FRODSHAM’S Castle Park will be part of a trial where grass cutting will stop in specially selected areas to create wildflower meadows this summer.
Cheshire West and Chester Council’s StreetCare teams will stop cutting grass as a trial in 13 of the borough’s parks to create permanent wildflower meadows.
Councillor Karen Shore, Deputy Leader and Cabinet Member for Environment, Highways and Strategic Transport said: “I was delighted to hear we will be creating over 11 hectares of wildflower meadows in some of our parkland as part of our Urban Meadows project.
“Early summer is an important time for biodiversity as the first nectar rich flowers are helping to sustain the emerging insect population. The creation of these wildflower meadows also supports the Council’s climate emergency declaration by reducing carbon emissions.
Helen Tandy from Friends of the Earth’s Chester and District branch said: “The Friends of the Earth team is really excited to be involved in the Urban Meadows project. We have been campaigning to protect our pollinators for over 10 years now and as part of that encouraging more local pollination strategies.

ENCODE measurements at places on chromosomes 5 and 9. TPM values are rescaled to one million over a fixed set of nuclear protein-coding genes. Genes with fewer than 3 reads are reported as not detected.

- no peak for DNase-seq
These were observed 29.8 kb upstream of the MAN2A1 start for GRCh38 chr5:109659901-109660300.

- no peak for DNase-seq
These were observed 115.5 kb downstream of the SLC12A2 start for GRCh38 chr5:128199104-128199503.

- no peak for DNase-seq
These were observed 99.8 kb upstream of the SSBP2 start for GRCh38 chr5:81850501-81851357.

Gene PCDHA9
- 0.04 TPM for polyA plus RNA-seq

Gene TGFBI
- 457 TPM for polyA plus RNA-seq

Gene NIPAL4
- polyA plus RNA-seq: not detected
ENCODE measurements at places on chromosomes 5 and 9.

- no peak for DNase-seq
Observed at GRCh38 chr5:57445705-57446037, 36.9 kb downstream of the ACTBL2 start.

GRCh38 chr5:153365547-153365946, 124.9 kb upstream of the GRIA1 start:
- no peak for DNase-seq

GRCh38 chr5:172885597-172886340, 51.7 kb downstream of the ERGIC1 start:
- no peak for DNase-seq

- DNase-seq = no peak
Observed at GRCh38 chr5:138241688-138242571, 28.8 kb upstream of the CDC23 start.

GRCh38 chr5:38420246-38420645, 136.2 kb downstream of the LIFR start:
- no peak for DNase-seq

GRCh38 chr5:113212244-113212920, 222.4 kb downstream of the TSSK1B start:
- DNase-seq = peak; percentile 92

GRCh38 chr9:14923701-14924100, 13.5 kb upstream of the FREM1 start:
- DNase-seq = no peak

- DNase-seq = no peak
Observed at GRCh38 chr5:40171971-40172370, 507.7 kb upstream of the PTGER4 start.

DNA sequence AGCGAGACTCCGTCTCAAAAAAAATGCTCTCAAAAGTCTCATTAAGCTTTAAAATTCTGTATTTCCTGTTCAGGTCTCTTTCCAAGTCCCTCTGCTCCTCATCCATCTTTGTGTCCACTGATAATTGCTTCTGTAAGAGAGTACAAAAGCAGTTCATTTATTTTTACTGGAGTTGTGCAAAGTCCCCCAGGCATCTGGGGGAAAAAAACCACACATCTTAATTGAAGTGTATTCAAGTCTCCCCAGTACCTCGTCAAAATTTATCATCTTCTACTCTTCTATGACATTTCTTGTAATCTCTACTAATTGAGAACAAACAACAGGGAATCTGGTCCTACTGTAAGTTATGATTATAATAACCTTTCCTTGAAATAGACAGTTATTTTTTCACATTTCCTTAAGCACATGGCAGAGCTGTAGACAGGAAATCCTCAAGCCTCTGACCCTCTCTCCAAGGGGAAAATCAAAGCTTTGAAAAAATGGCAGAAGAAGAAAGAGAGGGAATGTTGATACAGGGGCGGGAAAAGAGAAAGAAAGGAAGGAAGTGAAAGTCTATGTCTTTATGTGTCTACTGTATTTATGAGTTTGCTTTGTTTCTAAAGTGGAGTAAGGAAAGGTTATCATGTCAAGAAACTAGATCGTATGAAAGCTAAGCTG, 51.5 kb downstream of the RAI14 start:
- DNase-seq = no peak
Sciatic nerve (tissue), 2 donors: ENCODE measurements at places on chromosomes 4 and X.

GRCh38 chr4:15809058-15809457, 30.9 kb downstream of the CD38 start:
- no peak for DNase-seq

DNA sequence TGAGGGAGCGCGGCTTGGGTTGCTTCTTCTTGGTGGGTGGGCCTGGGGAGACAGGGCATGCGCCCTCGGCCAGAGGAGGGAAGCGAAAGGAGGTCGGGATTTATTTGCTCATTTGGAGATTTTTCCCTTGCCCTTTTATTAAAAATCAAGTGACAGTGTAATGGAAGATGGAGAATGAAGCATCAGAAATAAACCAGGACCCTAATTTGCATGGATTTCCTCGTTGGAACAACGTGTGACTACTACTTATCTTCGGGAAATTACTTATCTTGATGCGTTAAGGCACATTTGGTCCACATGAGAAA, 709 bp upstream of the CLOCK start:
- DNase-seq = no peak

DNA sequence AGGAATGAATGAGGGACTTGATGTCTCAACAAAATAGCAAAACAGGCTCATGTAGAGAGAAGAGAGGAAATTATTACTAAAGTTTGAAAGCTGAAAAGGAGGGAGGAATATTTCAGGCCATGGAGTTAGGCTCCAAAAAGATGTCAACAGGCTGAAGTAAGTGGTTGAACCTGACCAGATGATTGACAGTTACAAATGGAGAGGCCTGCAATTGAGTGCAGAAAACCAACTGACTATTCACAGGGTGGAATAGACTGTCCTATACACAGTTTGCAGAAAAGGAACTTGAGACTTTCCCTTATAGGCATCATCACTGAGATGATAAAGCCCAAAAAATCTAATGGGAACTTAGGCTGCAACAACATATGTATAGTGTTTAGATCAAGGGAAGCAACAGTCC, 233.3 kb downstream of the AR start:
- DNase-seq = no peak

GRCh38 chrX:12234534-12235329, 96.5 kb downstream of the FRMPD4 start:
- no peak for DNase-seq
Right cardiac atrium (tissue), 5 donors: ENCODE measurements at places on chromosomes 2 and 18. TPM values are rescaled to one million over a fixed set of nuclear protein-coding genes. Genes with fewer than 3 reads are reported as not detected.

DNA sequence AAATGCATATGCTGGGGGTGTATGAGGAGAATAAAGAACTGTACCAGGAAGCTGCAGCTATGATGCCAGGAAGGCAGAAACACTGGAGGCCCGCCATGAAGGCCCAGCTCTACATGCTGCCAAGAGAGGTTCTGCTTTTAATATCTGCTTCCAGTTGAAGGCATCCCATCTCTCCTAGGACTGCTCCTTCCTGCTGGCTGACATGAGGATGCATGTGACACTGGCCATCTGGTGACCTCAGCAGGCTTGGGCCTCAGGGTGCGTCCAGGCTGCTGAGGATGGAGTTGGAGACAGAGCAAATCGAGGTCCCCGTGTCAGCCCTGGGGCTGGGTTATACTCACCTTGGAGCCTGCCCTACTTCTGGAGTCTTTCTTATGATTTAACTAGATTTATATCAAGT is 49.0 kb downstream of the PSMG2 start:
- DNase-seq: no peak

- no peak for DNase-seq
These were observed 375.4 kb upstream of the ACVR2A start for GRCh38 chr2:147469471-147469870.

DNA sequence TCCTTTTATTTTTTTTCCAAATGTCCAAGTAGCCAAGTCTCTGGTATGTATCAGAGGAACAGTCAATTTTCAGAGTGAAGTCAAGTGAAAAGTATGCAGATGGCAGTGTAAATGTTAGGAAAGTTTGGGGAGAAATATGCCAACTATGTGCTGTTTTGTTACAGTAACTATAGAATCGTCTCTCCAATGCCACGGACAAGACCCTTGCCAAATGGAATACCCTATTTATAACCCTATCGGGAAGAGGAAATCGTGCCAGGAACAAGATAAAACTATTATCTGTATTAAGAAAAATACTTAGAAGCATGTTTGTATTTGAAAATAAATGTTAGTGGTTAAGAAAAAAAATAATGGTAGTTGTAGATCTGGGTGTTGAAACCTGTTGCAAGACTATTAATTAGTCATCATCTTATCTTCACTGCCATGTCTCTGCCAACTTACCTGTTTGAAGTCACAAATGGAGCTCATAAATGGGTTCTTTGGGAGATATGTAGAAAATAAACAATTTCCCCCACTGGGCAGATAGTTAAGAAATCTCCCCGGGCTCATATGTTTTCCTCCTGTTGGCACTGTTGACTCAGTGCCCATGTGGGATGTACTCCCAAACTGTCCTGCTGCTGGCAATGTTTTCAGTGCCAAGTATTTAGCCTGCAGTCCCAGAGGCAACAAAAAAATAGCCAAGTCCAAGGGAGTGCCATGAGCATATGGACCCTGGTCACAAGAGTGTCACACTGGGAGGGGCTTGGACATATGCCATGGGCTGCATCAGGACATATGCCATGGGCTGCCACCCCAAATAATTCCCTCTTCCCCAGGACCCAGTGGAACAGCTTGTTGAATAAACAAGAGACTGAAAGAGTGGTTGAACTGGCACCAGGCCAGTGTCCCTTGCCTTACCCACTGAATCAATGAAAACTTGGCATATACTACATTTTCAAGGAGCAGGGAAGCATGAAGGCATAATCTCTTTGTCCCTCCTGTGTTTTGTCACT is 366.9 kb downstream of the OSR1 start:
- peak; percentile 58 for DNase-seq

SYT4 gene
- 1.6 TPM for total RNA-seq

“During lockdown we have been encouraged to see our communities more aware of wildflowers and wild life and are excited to see how this project can improve these areas in our region.”
Cllr Shore added: “The Council’s StreetCare grass cutting teams have been working hard to ensure parks and open spaces retain their high standards for visitors to enjoy as part of Government guidelines on daily exercise during the coronavirus pandemic.”
The new urban meadows will have nectar-rich plants like oxeye daisy, field scabious and knapweed which will provide nectar for bees and other insects into late summer. This project is part of the Council’s new Pollinator Strategy to boost biodiversity in the borough.
The trial will see the creation of 11 hectares of new wildflower meadows taking place in the following parks:
McGarva Way/ Stoke Gardens
Handbridge – Watertower Field
Northwich and Winsford:
Sites will be identified with signage to explain why the area of parkland is being left to grow, and what you can look out for while walking through the meadow areas.